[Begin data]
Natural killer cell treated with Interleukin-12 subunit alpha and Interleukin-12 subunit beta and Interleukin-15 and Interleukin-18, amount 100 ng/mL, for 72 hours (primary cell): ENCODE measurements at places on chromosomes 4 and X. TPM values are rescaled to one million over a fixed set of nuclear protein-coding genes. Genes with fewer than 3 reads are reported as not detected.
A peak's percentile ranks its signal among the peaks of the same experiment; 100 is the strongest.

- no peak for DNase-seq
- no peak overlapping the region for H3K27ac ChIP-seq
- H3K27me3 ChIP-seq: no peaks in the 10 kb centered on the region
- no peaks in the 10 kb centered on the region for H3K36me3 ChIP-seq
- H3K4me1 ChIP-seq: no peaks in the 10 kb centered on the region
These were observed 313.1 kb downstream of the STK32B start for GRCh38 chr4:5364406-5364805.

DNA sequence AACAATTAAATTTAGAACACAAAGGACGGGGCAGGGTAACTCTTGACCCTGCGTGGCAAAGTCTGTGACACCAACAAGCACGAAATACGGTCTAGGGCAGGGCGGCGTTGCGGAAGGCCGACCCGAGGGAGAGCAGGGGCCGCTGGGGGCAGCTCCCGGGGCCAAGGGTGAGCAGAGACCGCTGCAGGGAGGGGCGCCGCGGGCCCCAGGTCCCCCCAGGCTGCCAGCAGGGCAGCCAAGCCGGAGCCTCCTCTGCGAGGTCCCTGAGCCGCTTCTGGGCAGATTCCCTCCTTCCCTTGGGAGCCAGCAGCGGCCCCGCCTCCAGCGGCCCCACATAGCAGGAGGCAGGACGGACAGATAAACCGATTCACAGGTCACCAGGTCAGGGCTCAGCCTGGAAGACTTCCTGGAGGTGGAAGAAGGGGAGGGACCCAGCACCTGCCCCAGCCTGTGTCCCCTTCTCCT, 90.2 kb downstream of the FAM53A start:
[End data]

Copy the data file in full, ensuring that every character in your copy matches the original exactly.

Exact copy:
Natural killer cell treated with Interleukin-12 subunit alpha and Interleukin-12 subunit beta and Interleukin-15 and Interleukin-18, amount 100 ng/mL, for 72 hours (primary cell): ENCODE measurements at places on chromosomes 4 and X. TPM values are rescaled to one million over a fixed set of nuclear protein-coding genes. Genes with fewer than 3 reads are reported as not detected.
A peak's percentile ranks its signal among the peaks of the same experiment; 100 is the strongest.

- no peak for DNase-seq
- no peak overlapping the region for H3K27ac ChIP-seq
- H3K27me3 ChIP-seq: no peaks in the 10 kb centered on the region
- no peaks in the 10 kb centered on the region for H3K36me3 ChIP-seq
- H3K4me1 ChIP-seq: no peaks in the 10 kb centered on the region
These were observed 313.1 kb downstream of the STK32B start for GRCh38 chr4:5364406-5364805.

DNA sequence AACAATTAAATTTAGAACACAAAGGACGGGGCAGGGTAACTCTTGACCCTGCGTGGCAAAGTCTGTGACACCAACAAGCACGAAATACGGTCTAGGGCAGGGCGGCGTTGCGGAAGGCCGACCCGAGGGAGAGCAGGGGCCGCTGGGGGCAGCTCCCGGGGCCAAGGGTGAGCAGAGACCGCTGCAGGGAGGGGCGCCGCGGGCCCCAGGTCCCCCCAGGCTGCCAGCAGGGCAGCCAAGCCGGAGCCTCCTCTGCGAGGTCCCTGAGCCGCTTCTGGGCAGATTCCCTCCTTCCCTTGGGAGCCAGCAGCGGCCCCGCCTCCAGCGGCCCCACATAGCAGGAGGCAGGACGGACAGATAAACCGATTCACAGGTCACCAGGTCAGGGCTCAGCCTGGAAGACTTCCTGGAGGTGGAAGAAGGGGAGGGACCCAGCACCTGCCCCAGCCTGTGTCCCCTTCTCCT, 90.2 kb downstream of the FAM53A start: